I posted about the Virgin del Pino who I bumped into at Teror in Gran Canaria and promised a few photos of the rest of the town. In the north of the island, it is a popular spot with tourists and islanders and has a festival in September and a Sunday market around the Basilica in the Plaza del Pino.
Leaving Teror and stopping every now and then to look at the magnificent mountain views and push my head in the undergrowth I was delighted to see one of my favourite Canarian wild flowers, one that I have found on Tenerife too, the beautiful Canarina canariensis.
This fleshy-rooted member of the campanula family is a hairless scrambler that has rather angular stems and opposite leaves with a blueish hue and red tinged stems. It dies down in spring when the weather gets too hot and dry and sprouts again in autumn, reaching 2m and more with single, bell-shaped, orange flowers at the ends of the shoots. What is odd about the flowers is that the flowers have six sepals, petal lobes and six stigma lobes – most campanulas have flower parts in fives.
In addition, the flowers are orange and full of copious, weak nectar, features that are typical of pollination by sun birds. But there are no sun birds in the Canaries, though they are found in Africa, and they are pollinated by finches. All birds like nectar and I have seen finches feeding on callistemon and calliandra on the Canaries. The large, fig-like fruits that form are edible. These were eaten by the native Guanches, the indigenous people on the Canaries.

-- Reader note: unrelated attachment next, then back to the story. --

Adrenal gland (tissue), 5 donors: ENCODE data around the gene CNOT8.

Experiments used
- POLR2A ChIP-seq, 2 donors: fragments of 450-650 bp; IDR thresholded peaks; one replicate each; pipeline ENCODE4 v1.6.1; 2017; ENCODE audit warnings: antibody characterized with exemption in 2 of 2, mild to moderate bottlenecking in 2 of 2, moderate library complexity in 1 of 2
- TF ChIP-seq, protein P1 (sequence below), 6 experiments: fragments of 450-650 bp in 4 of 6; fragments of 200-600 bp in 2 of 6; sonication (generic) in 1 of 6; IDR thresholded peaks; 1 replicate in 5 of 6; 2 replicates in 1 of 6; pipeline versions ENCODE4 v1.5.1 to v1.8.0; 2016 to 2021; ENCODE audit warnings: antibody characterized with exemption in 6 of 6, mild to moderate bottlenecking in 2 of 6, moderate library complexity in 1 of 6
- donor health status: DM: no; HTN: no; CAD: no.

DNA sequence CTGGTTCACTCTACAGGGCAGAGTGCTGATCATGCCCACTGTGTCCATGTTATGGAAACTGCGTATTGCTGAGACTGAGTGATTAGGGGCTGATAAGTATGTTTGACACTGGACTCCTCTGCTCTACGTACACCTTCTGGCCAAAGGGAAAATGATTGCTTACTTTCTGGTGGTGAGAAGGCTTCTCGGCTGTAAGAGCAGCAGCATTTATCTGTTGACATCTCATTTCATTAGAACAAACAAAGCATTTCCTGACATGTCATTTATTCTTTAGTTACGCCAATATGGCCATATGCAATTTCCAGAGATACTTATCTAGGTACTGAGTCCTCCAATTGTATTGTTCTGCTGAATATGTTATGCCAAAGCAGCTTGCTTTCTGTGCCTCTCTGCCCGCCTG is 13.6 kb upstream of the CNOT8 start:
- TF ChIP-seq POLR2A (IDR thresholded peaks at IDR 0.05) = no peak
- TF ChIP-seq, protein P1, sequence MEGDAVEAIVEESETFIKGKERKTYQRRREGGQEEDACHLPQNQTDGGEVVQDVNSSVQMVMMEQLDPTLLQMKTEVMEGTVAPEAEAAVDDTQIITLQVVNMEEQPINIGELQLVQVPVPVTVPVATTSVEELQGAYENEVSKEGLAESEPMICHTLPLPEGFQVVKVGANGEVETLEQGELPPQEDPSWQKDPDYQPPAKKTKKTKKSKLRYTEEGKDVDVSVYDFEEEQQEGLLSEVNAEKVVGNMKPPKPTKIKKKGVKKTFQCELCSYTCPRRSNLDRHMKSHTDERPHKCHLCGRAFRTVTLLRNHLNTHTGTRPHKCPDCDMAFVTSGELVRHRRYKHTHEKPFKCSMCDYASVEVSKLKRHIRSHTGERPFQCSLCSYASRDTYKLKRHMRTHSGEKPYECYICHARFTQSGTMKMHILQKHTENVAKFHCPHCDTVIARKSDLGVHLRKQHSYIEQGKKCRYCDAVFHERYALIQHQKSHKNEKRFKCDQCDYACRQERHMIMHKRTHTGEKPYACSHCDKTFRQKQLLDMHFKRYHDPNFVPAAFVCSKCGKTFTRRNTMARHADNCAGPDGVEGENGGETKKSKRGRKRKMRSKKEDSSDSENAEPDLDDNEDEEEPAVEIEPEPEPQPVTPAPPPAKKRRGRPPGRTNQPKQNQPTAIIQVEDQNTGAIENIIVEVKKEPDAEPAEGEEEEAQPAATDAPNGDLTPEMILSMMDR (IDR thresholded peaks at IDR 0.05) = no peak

There are two other species, both found in East Africa, and the genus seems to be most closely related to the Asian Ostrowskia magnifica, a beautiful but challenging plant with milky blue blooms with six or more petal lobes. Like many of the plants on the Canaries, canarina is a unique plant with a fascinating history and distribution.
It grows in cool, semi-shaded places in the wild but can be quite easily grown in a greenhouse in the UK and Ireland if it can be given maximum light in winter when it is in growth and is kept dry (but not desiccated) in summer. It usually sends up purple shoots in September, even without watering, to remind you to start it into growth again. It is easily grown from seed and flowers in its second year. Canarina has been cultivated in the UK since at least 1696 when it was grown at Hampton Court Palace – it is nice to know that I admire a plant that may have been a favourite of William lll, and a flower that is just the right colour for William of Orange.